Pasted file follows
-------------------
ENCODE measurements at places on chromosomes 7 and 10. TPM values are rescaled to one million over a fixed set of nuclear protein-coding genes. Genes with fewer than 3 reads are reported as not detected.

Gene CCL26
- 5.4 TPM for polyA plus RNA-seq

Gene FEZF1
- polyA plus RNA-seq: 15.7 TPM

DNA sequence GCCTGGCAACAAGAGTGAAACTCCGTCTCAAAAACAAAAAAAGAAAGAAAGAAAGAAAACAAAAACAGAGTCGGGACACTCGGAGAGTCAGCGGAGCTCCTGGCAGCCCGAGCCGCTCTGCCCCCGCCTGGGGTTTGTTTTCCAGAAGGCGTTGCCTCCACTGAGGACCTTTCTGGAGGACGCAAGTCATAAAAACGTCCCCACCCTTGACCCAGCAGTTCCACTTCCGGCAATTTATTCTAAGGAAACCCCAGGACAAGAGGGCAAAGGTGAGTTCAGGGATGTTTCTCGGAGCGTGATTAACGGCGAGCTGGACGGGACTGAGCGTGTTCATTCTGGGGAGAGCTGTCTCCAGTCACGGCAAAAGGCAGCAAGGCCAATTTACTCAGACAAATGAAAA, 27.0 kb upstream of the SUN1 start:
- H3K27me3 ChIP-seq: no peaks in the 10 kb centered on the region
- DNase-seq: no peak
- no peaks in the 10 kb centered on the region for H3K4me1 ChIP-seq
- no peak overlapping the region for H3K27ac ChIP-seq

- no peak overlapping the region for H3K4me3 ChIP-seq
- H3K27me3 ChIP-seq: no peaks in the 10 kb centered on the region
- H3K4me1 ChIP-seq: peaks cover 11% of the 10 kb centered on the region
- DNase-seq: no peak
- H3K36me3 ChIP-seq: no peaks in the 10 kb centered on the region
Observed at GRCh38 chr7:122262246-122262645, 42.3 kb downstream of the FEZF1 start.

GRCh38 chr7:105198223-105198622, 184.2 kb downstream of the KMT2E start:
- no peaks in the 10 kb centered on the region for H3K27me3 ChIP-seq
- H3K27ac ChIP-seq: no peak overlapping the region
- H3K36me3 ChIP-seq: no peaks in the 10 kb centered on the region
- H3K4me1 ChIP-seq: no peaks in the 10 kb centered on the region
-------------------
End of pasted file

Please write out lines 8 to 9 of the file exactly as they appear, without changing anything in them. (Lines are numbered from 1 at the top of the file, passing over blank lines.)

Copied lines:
- DNase-seq: no peak
- no peaks in the 10 kb centered on the region for H3K4me1 ChIP-seq